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DIRECTOR: Timothy Bond
CAST: Joshua Elijah Reese, Rodrick Covington, Sam Encarnación
VENUE: Baxter Theatre
RUNNING UNTIL: June 9
Ripped muscular bodies glistening with oil under the dimmed theatre lights is what first grabs your attention. Strong, fierce men dancing around a circle to the ritual of drumming, breathing heavily.
In the confinement of the intimate space, you can hear every detail of breath and emotion as three troubled African-American men desperately try to grapple with and express the feelings they have for each other.
The Brothers Size is a heated drama linking the Louisiana wetland in America and West African mythology in a captivating way that explores the relationship between the two Size brothers, Oshoosi and Ogun. Oshoosi is the younger brother Size, played by Rodrick Covington, who has an innate boyish charm and a broad infectious smile that tries to conceal his hurt. Recently released from prison and staying with his brother who raised him, Ogun, he’s a gifted singer longing to find his life’s purpose.
An American car shop story coupled with African tribal dancing and beats, it makes for an entertaining yet jarring production.
If at first the script seems discordant as the audience tries to fathom the correlation between the African tribal setting and the American theme, it becomes clearer if you know that writer Tarell Alvin McCraney’s work is derived from the Yoruba mythology of West Africa.
Joshua Elijah Reese’s hard and stern character, Ogun, is a hardworking car mechanic, fed up with his brother’s knocks with the law and restlessness but still trying to help him find his way.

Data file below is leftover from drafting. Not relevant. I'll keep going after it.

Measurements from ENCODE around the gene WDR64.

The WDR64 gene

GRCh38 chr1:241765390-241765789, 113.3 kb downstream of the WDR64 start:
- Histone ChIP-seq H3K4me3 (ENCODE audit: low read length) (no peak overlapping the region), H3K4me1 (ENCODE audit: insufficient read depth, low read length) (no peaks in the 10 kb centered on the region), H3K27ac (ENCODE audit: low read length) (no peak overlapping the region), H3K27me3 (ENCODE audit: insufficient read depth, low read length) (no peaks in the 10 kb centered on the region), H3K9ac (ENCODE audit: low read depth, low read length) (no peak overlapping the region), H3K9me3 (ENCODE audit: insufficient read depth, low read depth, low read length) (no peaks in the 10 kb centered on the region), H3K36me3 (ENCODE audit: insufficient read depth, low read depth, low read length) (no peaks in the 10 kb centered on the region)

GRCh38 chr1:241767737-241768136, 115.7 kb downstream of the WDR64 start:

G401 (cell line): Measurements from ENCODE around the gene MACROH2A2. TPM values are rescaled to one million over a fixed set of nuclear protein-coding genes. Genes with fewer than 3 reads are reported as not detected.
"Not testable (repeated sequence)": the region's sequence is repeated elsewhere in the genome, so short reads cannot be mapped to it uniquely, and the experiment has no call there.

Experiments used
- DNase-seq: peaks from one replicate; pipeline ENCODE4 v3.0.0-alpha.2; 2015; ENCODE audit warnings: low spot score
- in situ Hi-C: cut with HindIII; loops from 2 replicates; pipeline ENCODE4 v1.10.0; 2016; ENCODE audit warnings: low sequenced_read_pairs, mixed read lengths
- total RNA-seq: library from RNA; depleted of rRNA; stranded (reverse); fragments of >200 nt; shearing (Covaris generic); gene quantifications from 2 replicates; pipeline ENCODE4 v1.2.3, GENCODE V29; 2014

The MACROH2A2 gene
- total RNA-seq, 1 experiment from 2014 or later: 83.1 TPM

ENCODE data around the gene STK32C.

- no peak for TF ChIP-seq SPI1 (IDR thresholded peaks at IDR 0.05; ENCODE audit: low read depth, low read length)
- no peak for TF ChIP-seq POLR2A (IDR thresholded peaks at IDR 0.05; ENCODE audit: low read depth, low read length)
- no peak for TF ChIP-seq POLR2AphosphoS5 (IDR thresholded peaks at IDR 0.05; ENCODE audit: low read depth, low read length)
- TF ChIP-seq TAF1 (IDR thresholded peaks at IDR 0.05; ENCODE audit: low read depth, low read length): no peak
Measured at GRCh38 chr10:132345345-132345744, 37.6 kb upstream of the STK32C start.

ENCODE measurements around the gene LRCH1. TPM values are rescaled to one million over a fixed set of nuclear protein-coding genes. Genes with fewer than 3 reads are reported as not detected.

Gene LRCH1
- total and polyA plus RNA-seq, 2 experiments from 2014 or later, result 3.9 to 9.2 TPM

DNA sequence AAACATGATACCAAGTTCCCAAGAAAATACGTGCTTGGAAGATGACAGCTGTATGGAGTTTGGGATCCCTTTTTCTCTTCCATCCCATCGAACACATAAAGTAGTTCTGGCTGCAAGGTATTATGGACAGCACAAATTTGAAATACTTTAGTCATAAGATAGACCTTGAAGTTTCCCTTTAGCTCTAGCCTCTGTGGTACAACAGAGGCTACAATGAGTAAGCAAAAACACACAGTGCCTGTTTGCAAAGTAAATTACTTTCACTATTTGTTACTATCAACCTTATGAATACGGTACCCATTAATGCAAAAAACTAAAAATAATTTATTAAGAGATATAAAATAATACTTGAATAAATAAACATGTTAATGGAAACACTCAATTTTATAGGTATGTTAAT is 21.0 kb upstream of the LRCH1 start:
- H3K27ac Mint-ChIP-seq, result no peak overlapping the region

Sam Encarnacion makes Elegba a charming, unsettling and oddly seductive presence as Oshoosi’s prison-protector with hidden agendas. We see through the mix of relationships how the brotherhood is threatened.
The events taking place in the story are told through narration by the actors themselves and evocative tribal music further strengthens the emotional tension in these relationships.
The contemporary piece combines humour and heart-rending emotions.
Audiences in South Africa may not be familiar with the Yoruba references, but the manner of storytelling helps establish a connection with the material.
The wrestling with anger born of social repression is very real and delivered with the rawest of emotions. Placed on an open bare stage with minimal props, using the words, lighting and discreet sound effects allows the audience’s imagination to fill in the scenes, with silences skilfully used as sharp as their words.
The added flavour of brilliant dancing (Stomp The Yard kind) and pitch perfect singing makes for deeply entertaining show.
Male love in its rawest form.